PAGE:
Presumably, a user of the routine would be told that the first call to my_sum should be with flag=1, so that my_sum can be initialized. Thereafter, the routine can be called repeatedly with flag=0, and each time the input argument x will be added to the current running total.

In some cases, it may be desired not to burden the user with having to pass in a flag to initialize the variables. It's not something users are good at, after all. Instead, the model might be that the internal variables will "know" whether they have been set up yet or not. A reasonable way to do this is to ask for the "size" of the variable. If a value has never been assigned to it, then its size will be zero.

        function total = reverse ( fred )

        persistent flip;

        if ( size ( flip ) == 0 )
          flip = 1;

        total = fred + flip;

        flip = 1 - flip;
Here, the intent is that flip is 1 on calls 1, 3, 5, ..., and 0 on calls 2, 4, 6, and so on. But no external information is needed to properly initialize the value.

Global Variables

In FORTRAN77, a device called a COMMON block allowed different routines to access the same variables, without requiring transmission through the argument list. In FORTRAN90, this can be done using MODULES. In C, data can be shared among routines that are in the same source code file by declaring the data in the beginning of the file, "outside" of the text of any particular routine.

In each case, the desire is that the memory associated with certain variables be easily accessible by name. The corresponding feature in MATLAB is a "global" variable. If a variable is declared global, then its value is shared among all routines that invoke the same declaration. The value of the global variable persists throughout the execution of the program.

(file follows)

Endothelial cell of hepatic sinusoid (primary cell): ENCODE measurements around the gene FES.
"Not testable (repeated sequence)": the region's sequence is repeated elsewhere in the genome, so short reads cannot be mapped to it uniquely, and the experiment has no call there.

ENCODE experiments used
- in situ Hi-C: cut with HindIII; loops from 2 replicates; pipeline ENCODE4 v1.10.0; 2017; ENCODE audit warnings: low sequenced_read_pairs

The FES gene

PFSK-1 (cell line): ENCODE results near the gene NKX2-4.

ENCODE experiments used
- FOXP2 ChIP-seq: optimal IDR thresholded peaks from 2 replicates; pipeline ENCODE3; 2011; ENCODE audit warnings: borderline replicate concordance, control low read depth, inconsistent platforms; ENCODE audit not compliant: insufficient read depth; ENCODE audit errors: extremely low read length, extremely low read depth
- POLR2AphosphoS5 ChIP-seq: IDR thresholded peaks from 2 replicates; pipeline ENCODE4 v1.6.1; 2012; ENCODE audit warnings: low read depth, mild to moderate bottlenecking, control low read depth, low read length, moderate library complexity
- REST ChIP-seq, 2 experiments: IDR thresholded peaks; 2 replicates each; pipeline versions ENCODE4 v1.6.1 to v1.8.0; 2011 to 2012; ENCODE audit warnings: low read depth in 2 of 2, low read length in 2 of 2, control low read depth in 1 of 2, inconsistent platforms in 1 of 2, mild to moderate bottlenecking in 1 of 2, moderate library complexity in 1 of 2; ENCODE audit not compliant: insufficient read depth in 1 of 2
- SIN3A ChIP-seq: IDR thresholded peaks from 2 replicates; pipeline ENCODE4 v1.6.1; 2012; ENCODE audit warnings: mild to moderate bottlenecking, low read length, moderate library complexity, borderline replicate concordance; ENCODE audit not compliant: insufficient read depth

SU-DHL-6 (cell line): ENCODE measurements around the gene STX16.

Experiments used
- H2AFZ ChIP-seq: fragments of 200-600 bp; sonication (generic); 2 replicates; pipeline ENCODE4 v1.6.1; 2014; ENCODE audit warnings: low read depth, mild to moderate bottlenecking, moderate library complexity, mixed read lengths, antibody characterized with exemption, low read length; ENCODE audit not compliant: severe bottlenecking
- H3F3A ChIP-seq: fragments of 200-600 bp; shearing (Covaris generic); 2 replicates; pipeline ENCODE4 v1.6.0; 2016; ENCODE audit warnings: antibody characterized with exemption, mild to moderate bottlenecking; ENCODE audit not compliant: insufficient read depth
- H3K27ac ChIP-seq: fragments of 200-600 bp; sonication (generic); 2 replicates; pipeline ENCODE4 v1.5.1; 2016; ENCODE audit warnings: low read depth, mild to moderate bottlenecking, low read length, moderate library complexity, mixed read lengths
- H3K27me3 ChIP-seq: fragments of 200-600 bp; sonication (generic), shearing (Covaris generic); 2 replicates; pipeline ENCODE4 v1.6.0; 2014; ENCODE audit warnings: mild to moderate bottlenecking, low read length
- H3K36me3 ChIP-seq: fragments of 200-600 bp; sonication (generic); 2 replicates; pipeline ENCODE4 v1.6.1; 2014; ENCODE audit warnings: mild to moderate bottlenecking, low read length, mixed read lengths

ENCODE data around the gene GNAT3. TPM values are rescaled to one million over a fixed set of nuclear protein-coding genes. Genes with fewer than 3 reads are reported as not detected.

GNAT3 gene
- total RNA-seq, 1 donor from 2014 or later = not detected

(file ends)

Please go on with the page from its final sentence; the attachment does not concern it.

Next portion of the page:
Thus, in order for the functions bob.m and carol.m to share the value of the variable ted, they would both need to include the declaration

        global ted
Then a single memory location ted is created and shared by the two programs. Changes to ted by one routine will be visible to the other routine.

Control Structures

Control structures are used to control the execution of statements. The common control structures include for, if and while.

The FOR Loop

A simple example of a FOR loop:

        sum = 0;
        for ( i = 1 : 5 )
          sum = sum + i^2;
In this case, the loop is executed with i having the values 1, 2, 3, 4, and 5.

To specify a loop increment that is not 1, use notation like the following:

        for ( i = 1 : 10 : 3 )
In this case, the loop is executed with i having the values 1, 4, 7, 10. Similarly, a decreasing loop index can be achieved by the form:

        for ( i = 10 : 1 : -3 )
which happens to go through the same values, but in reverse order.

In some cases, you may want to skip the rest of a particular cycle of the loop, without actually terminating the loop. This can be done using the continue statement:

        sum = 0;
        for ( i = 1 : 10 )
          if ( x(i) == 0 ) 
          sum = sum + 1 / x(i);

On the other hand, there are cases (such as a search) where you may suddenly want to terminate the loop. This can be done using the break statement:

        location = 0;
        for ( i = 1 : 10 )
          if ( x(i) == 17 ) 
            location = i;

The IF Statement

A simple example of an IF statement:

        if ( mod ( n, 2 ) == 0 ) 
          n = n / 2;

A more elaborate example of an IF/ELSE statement:

        if ( mod ( n, 2 ) == 0 ) 
          n = n / 2;
          n = 3 * n + 1;

A more elaborate example of an IF/ELSEIF/ELSE statement:

        if ( mod ( n, 3 ) == 0 ) 
          n = n / 3;
        elseif ( mod ( n, 3 ) == 1 )
          n = 4 * n + 1;
          n = 4 * n + 2;

Note that elseif is not the same as else if! The elseif command stays at the level of the opening if, and considers an alternate possibility:

        if ( x < 0 ) 
          there is no square root
        elseif ( x == 0 )
          the square root is zero
The else if command is really two commands, an else at the level of the opening if, and a new if which takes us down a level. Note, in particular, that there will have to be at least two end statements following!

        if ( x < 0 ) 
          there is no square root
        else if ( x == 0 )